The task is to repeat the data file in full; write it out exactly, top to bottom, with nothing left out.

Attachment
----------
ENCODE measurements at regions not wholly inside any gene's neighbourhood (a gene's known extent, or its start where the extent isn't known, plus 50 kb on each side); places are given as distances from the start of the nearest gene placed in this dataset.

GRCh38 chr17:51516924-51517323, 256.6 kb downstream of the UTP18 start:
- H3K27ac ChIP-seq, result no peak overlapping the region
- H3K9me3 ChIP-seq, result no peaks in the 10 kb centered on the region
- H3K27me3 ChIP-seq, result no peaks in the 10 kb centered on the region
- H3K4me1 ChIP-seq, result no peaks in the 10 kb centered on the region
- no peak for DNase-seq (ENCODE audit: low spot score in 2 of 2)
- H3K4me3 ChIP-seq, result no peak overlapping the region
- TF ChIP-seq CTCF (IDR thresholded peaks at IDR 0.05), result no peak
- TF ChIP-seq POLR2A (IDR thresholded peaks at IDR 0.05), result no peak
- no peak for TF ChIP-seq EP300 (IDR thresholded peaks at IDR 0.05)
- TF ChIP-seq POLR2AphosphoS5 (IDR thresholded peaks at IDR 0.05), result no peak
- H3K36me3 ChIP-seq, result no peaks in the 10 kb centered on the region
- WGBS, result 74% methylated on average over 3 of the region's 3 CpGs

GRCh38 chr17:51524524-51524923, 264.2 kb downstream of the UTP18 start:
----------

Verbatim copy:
ENCODE measurements at regions not wholly inside any gene's neighbourhood (a gene's known extent, or its start where the extent isn't known, plus 50 kb on each side); places are given as distances from the start of the nearest gene placed in this dataset.

GRCh38 chr17:51516924-51517323, 256.6 kb downstream of the UTP18 start:
- H3K27ac ChIP-seq, result no peak overlapping the region
- H3K9me3 ChIP-seq, result no peaks in the 10 kb centered on the region
- H3K27me3 ChIP-seq, result no peaks in the 10 kb centered on the region
- H3K4me1 ChIP-seq, result no peaks in the 10 kb centered on the region
- no peak for DNase-seq (ENCODE audit: low spot score in 2 of 2)
- H3K4me3 ChIP-seq, result no peak overlapping the region
- TF ChIP-seq CTCF (IDR thresholded peaks at IDR 0.05), result no peak
- TF ChIP-seq POLR2A (IDR thresholded peaks at IDR 0.05), result no peak
- no peak for TF ChIP-seq EP300 (IDR thresholded peaks at IDR 0.05)
- TF ChIP-seq POLR2AphosphoS5 (IDR thresholded peaks at IDR 0.05), result no peak
- H3K36me3 ChIP-seq, result no peaks in the 10 kb centered on the region
- WGBS, result 74% methylated on average over 3 of the region's 3 CpGs

GRCh38 chr17:51524524-51524923, 264.2 kb downstream of the UTP18 start: